Gianforte signs recreational marijuana package | Montana LegislaturePosted by On


Gov. Greg Gianforte signed House Bill 701 this week, finalizing the Legislature’s part in crafting recreational marijuana implementation and setting retail marijuana sales on track for its January 2022 opening.

“Since January, we’ve been focused on implementing the will of Montana voters in a safe, responsible, and appropriately regulated manner. House Bill 701 accomplishes this,” Gianforte said in a statement Tuesday.

Marijuana possession in Montana is currently legal — up to one ounce of bud or eight grams of concentrates — for those 21 and older. Dispensaries can’t begin selling to the general public until next year, once the Department of Revenue has developed its administrative rules and issued recreational marijuana business licenses.

The largest percentage of that revenue will go toward the general fund, with additional funding directed toward wildlife management, state trails and parks and public access easements. The package also includes $6 million for the HEART Fund, a new substance abuse prevention and addiction recovery program championed by the governor.

Recreational marijuana implementation turned out to be one of the bigger knots for lawmakers to untie during the last month of the session, procedurally and philosophically.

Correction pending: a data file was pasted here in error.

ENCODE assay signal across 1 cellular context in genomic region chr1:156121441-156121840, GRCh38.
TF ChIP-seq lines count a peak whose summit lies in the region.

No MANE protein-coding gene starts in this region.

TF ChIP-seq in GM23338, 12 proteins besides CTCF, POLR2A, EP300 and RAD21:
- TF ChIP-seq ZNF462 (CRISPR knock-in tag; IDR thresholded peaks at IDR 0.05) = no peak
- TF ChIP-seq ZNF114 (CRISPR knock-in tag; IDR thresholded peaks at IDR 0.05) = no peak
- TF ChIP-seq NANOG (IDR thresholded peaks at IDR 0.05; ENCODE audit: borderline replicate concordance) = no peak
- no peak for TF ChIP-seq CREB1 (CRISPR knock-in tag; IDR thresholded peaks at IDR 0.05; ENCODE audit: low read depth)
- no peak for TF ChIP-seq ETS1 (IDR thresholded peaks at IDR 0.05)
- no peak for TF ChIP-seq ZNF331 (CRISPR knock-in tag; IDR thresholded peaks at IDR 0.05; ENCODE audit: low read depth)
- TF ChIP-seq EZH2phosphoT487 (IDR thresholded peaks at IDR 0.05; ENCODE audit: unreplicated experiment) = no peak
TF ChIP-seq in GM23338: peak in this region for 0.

From the onset of the legislative process, Republicans seemed split on legalization. Many,…

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Gov. Greg Gianforte signed House Bill 701 this week, finalizing the Legislature’s part in crafting recreational marijuana implementation and setting retail marijuana sales on track for its January 2022 opening.

“Since January, we’ve been focused on implementing the will of Montana voters in a safe, responsible, and appropriately regulated manner. House Bill 701 accomplishes this,” Gianforte said in a statement Tuesday.

Marijuana possession in Montana is currently legal — up to one ounce of bud or eight grams of concentrates — for those 21 and older. Dispensaries can’t begin selling to the general public until next year, once the Department of Revenue has developed its administrative rules and issued recreational marijuana business licenses.

The largest percentage of that revenue will go toward the general fund, with additional funding directed toward wildlife management, state trails and parks and public access easements. The package also includes $6 million for the HEART Fund, a new substance abuse prevention and addiction recovery program championed by the governor.

Recreational marijuana implementation turned out to be one of the bigger knots for lawmakers to untie during the last month of the session, procedurally and philosophically.

From the onset of the legislative process, Republicans seemed split on legalization. Many,…



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